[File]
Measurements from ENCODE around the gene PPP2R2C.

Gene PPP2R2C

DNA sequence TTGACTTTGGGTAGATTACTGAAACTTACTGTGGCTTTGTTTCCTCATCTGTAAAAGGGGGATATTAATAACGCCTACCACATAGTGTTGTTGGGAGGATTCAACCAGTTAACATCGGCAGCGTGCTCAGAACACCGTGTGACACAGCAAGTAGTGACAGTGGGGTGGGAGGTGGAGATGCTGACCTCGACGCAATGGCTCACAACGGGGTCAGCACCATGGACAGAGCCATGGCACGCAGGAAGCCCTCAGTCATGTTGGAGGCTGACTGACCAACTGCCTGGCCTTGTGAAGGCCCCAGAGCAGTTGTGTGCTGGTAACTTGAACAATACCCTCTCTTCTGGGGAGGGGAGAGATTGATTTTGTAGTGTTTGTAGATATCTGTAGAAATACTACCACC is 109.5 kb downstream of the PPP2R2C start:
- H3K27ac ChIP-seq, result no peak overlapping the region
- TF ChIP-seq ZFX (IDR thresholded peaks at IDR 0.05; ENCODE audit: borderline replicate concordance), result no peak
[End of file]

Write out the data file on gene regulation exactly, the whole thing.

Measurements from ENCODE around the gene PPP2R2C.

Gene PPP2R2C

DNA sequence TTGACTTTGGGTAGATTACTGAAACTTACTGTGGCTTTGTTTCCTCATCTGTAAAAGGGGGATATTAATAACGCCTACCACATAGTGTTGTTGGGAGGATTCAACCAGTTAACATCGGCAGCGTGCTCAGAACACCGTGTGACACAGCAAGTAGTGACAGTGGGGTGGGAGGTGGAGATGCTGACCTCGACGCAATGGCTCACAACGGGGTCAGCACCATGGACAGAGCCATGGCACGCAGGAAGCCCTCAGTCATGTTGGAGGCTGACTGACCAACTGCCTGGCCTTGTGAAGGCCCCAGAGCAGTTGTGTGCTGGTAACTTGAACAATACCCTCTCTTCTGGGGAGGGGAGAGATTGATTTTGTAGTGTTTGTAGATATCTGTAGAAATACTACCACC is 109.5 kb downstream of the PPP2R2C start:
- H3K27ac ChIP-seq, result no peak overlapping the region
- TF ChIP-seq ZFX (IDR thresholded peaks at IDR 0.05; ENCODE audit: borderline replicate concordance), result no peak